The 2019 EuChemS Lecture Award will be awarded to David Portehault in recognition of his major achievements as a junior scientist working in chemistry in a country with a EuChemS Member Organisation. Usually, the winner gets the opportunity to give a lecture at the next European Chemistry Congress (ECC) or at a conference of a EuChemS Professional Network (PN). However, due to the COVID-19 pandemic and the postponement of the 8th European Chemistry Congress (ECC8) to 2022, the event will take place online in 2021.
David Portehault obtained his PhD in soft chemistry and nanomaterials science in 2008 at the Université Pierre et Marie Curie in Paris under the supervision of Prof. Jean-Pierre Jolivet. He then obtained a grant from the Program for Nanomaterials co-chaired by the Max Planck Society and the French National Centre for Scientific Research (CNRS) to perform a senior post-doctorate at the Max Planck Institute for colloids and Interfaces (Potsdam) with Prof. Markus Antonietti from 2008 to 2010.
Since 2010, he is researcher at CNRS, in the Laboratory of Condensed Matter Chemistry of Paris at Sorbonne Université. His research topics are at the edge of nanomaterials chemistry and solid-state chemistry. He is focusing on the development of methods, centered on liquid-phase syntheses, to design nanoparticles with original compositions and structures, to understand the reactivity of nanomaterials and to provide new insights into the properties of nanoparticle-based materials, spanning electrocatalysis, charge transport and energy conversion.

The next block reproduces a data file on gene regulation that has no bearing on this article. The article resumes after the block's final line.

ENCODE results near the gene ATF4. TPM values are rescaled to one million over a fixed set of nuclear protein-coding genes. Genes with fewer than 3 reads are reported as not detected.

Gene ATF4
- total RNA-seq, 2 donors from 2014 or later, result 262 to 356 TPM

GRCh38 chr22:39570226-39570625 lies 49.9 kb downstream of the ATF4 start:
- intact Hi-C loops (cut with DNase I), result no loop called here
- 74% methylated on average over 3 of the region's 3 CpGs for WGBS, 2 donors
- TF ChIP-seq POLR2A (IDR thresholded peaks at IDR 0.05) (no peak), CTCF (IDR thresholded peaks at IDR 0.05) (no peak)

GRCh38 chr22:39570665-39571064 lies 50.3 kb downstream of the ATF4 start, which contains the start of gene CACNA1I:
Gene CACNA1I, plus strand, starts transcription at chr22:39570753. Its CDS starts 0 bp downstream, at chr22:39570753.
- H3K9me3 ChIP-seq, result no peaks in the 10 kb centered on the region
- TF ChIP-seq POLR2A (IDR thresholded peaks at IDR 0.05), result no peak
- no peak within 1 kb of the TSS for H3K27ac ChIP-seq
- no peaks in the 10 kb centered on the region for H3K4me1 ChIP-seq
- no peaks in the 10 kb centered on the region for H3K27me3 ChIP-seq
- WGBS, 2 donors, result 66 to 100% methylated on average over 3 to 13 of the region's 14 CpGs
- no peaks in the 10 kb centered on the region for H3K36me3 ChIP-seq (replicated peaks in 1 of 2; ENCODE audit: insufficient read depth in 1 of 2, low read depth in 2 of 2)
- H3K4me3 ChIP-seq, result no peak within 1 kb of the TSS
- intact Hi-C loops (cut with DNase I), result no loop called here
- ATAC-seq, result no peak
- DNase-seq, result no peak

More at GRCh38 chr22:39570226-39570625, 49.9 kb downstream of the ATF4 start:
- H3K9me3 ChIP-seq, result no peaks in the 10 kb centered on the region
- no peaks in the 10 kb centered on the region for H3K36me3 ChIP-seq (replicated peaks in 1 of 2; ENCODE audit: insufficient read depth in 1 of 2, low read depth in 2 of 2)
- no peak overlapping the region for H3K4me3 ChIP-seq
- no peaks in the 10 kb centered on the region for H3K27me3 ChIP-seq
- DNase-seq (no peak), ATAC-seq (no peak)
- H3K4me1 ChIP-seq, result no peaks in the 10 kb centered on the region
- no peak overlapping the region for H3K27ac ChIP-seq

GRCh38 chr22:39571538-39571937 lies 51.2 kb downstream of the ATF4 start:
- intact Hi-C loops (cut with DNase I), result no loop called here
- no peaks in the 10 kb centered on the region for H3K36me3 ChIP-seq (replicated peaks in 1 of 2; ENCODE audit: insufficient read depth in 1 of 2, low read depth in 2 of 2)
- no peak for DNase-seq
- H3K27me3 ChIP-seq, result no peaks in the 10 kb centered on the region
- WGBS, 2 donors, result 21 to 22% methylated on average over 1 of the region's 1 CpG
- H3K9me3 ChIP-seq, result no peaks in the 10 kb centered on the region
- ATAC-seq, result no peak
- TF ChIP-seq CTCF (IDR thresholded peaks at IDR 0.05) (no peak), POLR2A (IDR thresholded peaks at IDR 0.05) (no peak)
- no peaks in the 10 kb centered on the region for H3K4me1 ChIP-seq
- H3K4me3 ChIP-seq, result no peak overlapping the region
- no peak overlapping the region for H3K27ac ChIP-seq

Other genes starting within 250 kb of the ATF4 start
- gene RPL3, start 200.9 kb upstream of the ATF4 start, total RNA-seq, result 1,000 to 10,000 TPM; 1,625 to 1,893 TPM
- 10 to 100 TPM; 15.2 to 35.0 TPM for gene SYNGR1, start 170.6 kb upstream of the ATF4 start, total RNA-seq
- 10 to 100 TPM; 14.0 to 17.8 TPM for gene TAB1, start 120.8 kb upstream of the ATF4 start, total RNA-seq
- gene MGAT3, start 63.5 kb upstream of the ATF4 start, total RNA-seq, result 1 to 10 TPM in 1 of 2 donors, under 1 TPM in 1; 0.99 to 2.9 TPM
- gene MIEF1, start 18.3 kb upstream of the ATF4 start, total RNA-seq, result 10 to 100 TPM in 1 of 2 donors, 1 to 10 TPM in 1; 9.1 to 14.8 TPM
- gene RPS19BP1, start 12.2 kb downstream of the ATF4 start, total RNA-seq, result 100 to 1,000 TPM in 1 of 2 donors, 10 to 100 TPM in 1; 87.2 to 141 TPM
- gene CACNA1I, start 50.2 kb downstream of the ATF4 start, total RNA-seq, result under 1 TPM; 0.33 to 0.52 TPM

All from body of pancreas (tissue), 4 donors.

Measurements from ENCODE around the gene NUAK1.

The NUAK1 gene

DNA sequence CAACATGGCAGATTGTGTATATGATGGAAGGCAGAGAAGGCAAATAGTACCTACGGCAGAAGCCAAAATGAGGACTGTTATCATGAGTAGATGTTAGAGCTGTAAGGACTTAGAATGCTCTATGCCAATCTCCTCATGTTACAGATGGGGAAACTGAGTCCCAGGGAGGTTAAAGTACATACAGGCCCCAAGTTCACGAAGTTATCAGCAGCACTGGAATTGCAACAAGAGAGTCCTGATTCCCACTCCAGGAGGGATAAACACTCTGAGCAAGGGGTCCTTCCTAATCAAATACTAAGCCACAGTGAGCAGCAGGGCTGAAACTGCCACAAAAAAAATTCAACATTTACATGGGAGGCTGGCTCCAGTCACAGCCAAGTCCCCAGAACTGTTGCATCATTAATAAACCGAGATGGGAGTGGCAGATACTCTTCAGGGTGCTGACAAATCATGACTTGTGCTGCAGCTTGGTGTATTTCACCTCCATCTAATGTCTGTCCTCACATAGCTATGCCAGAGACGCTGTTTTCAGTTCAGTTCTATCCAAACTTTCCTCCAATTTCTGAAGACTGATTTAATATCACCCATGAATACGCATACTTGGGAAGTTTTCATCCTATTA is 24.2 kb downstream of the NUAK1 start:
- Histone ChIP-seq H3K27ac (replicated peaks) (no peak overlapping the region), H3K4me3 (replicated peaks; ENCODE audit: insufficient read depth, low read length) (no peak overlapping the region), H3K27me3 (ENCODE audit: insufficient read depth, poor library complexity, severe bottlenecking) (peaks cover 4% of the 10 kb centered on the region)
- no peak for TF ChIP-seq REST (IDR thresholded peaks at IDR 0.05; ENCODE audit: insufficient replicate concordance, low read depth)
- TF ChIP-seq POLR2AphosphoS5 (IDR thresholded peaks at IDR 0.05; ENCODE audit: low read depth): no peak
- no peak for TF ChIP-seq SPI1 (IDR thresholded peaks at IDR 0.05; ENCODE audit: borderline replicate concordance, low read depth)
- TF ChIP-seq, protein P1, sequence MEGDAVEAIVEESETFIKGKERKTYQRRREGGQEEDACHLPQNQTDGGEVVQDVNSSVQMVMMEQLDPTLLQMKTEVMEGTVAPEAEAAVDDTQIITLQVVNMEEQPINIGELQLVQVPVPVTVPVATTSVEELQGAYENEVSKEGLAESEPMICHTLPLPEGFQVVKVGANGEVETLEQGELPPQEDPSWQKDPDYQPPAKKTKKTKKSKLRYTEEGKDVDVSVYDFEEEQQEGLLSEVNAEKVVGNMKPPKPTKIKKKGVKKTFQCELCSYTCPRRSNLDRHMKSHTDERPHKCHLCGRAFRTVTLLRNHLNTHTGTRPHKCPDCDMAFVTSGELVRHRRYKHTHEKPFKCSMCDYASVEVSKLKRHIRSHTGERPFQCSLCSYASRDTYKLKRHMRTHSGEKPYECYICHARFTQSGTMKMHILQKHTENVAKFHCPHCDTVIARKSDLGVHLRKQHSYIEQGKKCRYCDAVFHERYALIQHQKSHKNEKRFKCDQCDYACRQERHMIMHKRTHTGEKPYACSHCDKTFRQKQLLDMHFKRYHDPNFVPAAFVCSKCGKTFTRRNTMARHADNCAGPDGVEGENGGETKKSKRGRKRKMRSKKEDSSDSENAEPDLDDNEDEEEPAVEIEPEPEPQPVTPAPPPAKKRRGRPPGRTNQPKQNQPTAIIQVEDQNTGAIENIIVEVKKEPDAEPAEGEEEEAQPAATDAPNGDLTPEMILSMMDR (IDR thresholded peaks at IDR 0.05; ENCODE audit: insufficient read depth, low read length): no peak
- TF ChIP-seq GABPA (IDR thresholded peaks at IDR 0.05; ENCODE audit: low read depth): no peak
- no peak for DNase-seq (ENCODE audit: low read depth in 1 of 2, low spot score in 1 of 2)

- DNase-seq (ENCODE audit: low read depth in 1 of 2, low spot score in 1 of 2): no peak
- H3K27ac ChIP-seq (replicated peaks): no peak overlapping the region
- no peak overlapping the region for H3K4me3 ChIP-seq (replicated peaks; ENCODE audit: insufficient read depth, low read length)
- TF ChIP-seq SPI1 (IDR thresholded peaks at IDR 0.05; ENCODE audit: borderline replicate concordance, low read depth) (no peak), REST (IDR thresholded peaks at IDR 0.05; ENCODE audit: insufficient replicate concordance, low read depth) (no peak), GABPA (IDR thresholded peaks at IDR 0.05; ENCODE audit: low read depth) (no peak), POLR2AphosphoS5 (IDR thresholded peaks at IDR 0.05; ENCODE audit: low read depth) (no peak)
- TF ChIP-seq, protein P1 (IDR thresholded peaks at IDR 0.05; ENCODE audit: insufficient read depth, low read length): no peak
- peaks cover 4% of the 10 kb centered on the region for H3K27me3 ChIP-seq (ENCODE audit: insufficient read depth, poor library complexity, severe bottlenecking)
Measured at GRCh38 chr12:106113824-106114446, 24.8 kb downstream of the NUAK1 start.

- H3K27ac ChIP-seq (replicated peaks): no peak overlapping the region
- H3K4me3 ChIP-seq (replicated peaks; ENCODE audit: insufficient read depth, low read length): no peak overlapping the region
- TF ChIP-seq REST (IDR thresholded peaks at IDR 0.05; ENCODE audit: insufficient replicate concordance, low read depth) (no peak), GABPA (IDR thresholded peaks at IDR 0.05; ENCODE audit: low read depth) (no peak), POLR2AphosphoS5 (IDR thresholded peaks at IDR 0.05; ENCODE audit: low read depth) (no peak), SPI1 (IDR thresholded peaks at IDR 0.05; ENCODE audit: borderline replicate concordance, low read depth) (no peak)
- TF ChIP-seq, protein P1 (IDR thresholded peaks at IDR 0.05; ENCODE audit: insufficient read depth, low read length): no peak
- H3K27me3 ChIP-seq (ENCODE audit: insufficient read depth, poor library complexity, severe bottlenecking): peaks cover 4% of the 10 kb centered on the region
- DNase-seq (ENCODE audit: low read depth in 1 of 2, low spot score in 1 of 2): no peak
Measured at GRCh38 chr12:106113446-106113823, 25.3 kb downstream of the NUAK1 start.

In his EuChemS Lecture, David will present the recent efforts of the group in taking inspiration from Nature, more specifically from geological events, to synthesize original nanomaterials. David will present geo-inspired synthesis conditions, from low temperature chimie douce in water, to liquid-phase synthesis in inorganic molten salts and to high pressures. He will show several cases of inorganic nanomaterials encompassing complex oxides and non-oxides like boron-, nitrogen- and silicon-based solids, discuss their formation pathways and show the unique electrochromic and electrocatalytic properties at stake with these nanoparticle-based materials.